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WATCH MAKING SLIMY SLUG ART DOLLS WITH RESIN SLIME ๐ŸŒ

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I'd already given the slugs a thin coating of two part epoxy resin to give the sculpey art dolls a wet sheen look and I used the material again to make the slimy path for the little critters. Since I've had these particular opened bottles of epoxy resin for a few years, this was a great way to use the older materials rather than wasting them. 

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Slimy Slug Sculptures

These slug sculptures can slime their way to your home & heart.

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To be the first to know when I launch new polymer clay art videos, be sure to subscribe to my YouTube channel and hit the bell icon. Catch all of my videos here:  https://www.youtube.com/thedreamsyndicatearts. You can also find many of the supplies I use in crafting here: https://www.thedreamsyndarts.com/supplies-gear/. And sign-up for my newsletter to get the latest studio goings-on! Thanks so much for joining me on this journey and until next time: Make. Believe!

Painting the Brambling | Painting a Fantasy Creature Head

Now that the brambling's head is sculpted to my liking, it's time to lay down some paint! When painting a fantasy creature head, it's actually kind of important to ground yourself in realism because bramblings are elusive in the wild! I had to do the next best thing and bring a couple of tree branches into the studio. Who'd have thought realism's the best strategy when painting a fantasy creature head? By looking at this tree branch I could observe that it was largely a warm grey tone with moments of green and brown on it rather than that iconic brown Crayola crayon that we might all instantly imagine.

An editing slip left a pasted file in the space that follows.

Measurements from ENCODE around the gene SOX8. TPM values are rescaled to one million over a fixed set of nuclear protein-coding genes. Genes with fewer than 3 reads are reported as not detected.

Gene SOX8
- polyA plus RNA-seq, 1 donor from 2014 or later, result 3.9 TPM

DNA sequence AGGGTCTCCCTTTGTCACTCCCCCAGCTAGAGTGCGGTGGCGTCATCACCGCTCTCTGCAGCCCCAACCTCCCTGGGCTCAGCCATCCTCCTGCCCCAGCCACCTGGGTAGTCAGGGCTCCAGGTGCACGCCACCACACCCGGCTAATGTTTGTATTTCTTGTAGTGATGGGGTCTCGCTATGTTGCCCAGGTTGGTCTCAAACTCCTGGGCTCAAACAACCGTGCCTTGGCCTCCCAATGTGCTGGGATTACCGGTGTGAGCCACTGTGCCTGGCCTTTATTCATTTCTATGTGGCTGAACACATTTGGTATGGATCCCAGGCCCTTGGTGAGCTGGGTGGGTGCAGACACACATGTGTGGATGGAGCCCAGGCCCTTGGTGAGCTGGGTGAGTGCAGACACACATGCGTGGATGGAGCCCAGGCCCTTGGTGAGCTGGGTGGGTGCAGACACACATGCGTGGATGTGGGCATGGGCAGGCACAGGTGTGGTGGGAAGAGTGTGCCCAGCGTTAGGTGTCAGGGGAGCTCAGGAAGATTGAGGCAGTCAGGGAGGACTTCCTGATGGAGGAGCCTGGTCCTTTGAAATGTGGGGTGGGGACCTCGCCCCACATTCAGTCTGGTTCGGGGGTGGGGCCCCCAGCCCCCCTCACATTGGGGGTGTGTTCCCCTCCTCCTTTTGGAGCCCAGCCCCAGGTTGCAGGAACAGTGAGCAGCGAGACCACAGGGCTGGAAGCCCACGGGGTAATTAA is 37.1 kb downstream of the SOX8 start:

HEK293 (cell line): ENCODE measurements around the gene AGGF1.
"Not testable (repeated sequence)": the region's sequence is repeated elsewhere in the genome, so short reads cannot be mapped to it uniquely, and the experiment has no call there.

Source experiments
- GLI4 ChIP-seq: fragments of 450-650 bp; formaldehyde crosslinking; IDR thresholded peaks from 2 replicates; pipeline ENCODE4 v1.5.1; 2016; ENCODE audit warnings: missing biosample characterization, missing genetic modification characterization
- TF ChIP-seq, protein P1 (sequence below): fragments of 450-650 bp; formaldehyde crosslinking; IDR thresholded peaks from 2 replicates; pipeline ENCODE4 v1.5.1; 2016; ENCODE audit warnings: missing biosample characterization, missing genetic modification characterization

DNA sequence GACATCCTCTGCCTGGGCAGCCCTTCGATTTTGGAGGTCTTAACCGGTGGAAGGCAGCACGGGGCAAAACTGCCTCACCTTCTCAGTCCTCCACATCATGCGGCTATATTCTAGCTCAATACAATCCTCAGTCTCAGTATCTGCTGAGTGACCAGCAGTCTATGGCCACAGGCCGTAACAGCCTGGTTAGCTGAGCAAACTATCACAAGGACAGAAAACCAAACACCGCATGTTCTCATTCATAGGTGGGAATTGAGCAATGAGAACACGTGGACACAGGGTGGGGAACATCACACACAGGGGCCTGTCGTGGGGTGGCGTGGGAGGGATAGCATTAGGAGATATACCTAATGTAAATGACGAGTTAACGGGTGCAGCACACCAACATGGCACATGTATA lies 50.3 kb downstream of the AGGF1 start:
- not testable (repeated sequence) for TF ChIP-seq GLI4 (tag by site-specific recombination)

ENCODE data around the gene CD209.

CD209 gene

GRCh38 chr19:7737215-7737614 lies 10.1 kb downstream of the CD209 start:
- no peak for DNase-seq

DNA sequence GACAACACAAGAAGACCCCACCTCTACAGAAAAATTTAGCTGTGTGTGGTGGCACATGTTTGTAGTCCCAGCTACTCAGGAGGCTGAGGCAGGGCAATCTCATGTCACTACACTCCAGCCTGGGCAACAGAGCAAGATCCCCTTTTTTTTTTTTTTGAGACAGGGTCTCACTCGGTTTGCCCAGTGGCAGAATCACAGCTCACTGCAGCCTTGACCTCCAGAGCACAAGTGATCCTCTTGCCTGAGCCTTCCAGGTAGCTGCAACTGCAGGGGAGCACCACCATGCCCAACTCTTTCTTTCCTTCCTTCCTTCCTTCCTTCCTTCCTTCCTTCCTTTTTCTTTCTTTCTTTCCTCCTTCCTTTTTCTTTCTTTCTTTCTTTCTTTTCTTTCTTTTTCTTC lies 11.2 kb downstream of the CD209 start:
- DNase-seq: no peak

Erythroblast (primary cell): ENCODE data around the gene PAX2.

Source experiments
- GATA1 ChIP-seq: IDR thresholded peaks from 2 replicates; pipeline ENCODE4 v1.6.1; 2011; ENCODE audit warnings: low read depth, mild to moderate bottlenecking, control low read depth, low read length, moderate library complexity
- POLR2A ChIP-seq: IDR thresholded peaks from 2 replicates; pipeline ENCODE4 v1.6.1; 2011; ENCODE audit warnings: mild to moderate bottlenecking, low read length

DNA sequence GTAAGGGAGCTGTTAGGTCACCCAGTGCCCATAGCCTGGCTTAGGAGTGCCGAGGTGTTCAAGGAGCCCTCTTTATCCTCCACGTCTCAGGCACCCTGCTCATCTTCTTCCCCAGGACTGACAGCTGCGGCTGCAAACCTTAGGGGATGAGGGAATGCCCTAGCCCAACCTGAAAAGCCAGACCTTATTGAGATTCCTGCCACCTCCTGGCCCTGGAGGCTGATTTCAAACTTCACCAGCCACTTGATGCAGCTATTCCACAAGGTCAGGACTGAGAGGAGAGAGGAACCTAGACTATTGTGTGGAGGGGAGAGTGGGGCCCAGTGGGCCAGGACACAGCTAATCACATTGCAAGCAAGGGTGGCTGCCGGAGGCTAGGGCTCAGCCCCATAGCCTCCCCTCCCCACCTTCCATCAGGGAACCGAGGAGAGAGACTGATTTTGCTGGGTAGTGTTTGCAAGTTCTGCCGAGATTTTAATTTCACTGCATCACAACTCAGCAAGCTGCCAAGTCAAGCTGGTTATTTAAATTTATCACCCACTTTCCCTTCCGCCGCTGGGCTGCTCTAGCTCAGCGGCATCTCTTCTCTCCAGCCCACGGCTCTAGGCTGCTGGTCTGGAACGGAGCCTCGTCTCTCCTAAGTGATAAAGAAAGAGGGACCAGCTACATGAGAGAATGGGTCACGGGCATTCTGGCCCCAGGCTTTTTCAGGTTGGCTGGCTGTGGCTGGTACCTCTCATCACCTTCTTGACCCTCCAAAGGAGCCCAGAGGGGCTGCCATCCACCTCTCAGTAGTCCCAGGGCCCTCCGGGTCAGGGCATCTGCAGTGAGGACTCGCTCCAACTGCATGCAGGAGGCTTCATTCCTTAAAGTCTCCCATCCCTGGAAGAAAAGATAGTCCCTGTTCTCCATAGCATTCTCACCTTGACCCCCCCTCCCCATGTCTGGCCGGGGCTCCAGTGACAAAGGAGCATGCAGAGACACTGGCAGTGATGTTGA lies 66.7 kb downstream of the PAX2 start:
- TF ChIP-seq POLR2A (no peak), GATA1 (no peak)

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Watch the Brambling Head Be Painted with Acrylics Here

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I used a range of earth-tones in painting the fey creature's head- siennas, umbers, ochers, and greens with touches of grey tones to dull-down the pigments. I also painted the head generally lighter than I would have naturally due to the fact that I was about to embark on trying my hand with an ink wash technique...